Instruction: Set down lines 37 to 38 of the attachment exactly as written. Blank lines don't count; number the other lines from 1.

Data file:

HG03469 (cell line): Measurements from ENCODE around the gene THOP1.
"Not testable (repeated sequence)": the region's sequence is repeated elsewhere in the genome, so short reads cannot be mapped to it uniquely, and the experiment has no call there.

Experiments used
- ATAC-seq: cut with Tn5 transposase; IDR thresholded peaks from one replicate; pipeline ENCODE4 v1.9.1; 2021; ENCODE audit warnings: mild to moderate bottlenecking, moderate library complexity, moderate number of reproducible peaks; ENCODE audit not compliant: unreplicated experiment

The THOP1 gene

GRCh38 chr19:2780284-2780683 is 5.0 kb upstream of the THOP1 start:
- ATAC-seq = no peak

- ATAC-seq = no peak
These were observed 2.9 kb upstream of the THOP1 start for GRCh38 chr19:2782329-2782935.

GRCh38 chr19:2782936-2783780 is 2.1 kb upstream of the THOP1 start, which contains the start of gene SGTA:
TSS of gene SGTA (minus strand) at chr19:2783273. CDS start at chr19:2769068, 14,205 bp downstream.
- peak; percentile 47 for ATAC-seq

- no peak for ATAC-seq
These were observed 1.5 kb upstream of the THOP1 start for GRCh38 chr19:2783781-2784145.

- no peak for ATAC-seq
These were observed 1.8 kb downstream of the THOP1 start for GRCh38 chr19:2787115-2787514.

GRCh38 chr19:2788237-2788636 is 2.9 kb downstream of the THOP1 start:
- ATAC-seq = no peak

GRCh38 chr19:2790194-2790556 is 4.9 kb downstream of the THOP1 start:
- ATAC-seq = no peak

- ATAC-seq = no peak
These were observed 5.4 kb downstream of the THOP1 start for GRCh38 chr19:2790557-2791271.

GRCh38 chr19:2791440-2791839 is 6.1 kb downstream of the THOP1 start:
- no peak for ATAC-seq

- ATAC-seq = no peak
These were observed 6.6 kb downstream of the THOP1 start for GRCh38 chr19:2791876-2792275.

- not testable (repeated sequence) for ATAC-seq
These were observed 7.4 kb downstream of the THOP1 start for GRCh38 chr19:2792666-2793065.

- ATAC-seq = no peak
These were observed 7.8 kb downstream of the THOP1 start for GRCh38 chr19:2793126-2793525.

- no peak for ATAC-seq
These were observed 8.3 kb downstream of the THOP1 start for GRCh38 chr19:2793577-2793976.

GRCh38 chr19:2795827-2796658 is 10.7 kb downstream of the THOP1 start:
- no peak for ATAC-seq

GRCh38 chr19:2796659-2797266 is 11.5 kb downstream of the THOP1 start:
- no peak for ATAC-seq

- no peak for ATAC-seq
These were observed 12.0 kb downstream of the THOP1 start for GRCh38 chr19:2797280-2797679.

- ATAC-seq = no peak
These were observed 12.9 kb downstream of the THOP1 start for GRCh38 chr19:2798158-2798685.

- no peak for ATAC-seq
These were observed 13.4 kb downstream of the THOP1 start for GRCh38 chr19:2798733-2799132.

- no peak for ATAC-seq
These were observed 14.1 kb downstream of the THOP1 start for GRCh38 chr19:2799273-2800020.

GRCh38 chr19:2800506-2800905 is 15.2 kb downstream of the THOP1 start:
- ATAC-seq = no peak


- no peak for ATAC-seq
These were observed 12.0 kb downstream of the THOP1 start for GRCh38 chr19:2797280-2797679.